The Empress finds a poor woman who is ready to barter away her future offspring for the comfort and security, riches and earthly glory that her enchanted benefactor can grant her. At the same time, she is conscience-stricken by the impending barter. She listens anxiously and attentively to the mournful sounds of her unborn children who sing to her:
Mother, Mother, let us come home!
The door is bolted, we cannot get in. 6
Her children are, in effect, contracepted by their mother's avarice. Yet, the Empress is also gravely troubled. The realization that she would be robbing this woman and her husband of what would be their greatest treasure, their own children affects her greatly and is instrumental in helping her to acquire compassion and a conscience. She begins to rue her decision to cheat this married couple of their children in order to obtain her shadow. As a result of her self-forgetful concern for others, a disposition that is the essence of love, she is transformed. She is now worthy of becoming a true human being, obtains a body, in effect, and becomes pregnant.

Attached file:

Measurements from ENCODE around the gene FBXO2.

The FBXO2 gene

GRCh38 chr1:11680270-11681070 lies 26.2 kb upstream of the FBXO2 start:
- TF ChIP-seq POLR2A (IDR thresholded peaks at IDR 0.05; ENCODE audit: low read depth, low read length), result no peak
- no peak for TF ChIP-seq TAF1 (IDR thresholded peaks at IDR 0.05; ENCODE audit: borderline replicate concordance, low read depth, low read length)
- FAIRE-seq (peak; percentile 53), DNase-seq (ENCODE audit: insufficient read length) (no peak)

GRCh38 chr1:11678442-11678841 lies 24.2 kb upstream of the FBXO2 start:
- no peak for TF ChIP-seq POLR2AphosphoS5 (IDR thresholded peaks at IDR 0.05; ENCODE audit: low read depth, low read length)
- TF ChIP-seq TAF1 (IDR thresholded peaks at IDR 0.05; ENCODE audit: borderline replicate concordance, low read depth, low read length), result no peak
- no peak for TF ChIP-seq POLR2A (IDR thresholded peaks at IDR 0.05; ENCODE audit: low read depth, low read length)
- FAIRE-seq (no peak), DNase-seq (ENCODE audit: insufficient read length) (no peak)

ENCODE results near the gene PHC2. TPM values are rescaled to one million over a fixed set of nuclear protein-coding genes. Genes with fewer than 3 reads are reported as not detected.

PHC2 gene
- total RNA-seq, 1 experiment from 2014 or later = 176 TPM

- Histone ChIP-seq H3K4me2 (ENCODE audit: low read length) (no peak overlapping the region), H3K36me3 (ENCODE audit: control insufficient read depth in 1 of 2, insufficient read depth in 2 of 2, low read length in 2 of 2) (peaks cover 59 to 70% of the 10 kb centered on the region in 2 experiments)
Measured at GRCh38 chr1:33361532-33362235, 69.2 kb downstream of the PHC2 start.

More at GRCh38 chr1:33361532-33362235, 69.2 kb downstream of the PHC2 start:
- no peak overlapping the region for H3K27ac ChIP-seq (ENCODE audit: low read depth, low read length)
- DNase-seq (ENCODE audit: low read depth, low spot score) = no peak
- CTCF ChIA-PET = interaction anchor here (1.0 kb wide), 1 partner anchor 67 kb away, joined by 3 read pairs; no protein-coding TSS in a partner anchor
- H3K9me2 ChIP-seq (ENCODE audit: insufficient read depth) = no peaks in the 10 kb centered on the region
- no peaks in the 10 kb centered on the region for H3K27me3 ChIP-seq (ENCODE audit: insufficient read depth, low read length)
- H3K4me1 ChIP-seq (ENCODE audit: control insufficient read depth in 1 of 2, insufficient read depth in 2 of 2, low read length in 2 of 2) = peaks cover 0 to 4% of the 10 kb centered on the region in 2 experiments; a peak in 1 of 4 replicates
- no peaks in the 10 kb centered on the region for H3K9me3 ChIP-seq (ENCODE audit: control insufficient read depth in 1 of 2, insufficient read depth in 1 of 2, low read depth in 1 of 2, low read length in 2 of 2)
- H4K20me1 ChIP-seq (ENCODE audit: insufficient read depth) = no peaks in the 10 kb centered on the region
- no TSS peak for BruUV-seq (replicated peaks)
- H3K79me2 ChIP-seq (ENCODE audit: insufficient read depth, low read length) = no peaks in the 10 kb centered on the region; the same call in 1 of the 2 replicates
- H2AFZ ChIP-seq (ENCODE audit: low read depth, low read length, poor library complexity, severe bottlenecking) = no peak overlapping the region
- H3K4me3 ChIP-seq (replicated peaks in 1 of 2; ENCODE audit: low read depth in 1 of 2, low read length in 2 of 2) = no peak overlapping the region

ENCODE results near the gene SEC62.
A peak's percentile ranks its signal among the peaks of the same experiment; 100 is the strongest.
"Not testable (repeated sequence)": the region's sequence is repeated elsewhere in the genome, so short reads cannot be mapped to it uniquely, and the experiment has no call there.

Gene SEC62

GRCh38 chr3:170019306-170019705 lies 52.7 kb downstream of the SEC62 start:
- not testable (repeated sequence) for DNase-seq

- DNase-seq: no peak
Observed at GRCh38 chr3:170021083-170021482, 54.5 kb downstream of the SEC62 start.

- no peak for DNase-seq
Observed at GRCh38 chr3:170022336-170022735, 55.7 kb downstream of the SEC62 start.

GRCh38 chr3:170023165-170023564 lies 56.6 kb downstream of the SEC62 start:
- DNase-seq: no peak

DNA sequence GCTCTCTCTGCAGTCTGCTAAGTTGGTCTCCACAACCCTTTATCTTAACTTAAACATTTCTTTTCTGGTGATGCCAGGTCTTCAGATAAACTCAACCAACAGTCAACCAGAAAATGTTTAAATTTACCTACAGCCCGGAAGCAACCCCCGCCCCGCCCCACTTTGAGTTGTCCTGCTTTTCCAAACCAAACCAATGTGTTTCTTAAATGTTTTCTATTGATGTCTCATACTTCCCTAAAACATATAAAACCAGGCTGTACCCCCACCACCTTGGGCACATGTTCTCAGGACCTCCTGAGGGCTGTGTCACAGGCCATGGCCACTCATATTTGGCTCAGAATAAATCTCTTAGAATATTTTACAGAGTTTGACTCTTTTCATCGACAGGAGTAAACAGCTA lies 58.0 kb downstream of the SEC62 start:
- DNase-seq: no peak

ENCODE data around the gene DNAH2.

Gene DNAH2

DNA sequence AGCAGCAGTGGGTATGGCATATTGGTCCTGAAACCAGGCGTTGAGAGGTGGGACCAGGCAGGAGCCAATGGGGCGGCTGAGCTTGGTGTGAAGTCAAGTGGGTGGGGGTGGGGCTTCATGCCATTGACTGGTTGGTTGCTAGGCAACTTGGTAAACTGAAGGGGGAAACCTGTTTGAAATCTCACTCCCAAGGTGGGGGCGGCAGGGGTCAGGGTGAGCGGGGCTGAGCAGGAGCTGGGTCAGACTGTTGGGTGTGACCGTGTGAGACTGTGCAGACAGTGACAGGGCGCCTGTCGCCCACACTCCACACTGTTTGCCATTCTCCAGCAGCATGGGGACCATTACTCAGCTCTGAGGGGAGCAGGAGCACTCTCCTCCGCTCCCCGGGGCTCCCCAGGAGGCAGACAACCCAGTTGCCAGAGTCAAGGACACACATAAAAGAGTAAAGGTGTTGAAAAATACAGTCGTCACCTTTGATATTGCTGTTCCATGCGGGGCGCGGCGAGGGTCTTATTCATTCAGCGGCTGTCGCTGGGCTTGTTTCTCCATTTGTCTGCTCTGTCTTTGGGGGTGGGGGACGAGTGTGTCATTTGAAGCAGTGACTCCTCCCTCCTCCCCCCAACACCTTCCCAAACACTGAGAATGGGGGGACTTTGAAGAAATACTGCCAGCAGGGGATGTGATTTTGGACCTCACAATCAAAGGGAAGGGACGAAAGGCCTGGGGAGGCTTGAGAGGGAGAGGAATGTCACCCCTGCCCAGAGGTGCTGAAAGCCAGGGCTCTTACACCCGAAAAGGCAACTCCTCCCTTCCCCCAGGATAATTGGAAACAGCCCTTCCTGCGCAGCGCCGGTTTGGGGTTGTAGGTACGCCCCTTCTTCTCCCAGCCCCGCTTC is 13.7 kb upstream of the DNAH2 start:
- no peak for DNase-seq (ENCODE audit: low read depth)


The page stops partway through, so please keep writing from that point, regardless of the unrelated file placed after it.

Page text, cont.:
The tragic dilemmas in the opera are resolved through the intervention of a higher power. The Empress appeals to her father, the spirit-king, who grants his daughter a shadow and removes the curse of petrifaction that threatened her husband. The opera closes happily and triumphantly as the chorus of unborn children sing, assuaging their parents' fears while joyfully anticipating their eventual arrival in the world. They are the reward for their parents who were loyal to them to the point of self-denial.